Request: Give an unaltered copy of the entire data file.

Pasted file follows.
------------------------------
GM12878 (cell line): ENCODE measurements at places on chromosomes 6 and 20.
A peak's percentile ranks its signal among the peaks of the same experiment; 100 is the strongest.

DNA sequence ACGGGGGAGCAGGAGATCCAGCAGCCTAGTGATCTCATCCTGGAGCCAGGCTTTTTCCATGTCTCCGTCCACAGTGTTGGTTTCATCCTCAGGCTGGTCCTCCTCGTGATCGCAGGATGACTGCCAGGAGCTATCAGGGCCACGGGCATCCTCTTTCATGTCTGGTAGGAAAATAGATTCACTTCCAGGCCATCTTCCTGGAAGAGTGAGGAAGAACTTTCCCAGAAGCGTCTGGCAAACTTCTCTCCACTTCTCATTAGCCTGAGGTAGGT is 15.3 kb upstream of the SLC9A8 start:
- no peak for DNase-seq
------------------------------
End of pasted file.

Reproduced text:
GM12878 (cell line): ENCODE measurements at places on chromosomes 6 and 20.
A peak's percentile ranks its signal among the peaks of the same experiment; 100 is the strongest.

DNA sequence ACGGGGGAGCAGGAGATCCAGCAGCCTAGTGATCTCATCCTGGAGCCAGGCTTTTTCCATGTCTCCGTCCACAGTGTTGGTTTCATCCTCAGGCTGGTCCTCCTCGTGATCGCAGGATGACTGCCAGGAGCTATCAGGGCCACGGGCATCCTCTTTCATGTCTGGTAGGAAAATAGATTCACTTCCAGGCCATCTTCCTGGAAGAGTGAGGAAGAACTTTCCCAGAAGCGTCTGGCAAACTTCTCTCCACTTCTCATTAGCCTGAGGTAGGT is 15.3 kb upstream of the SLC9A8 start:
- no peak for DNase-seq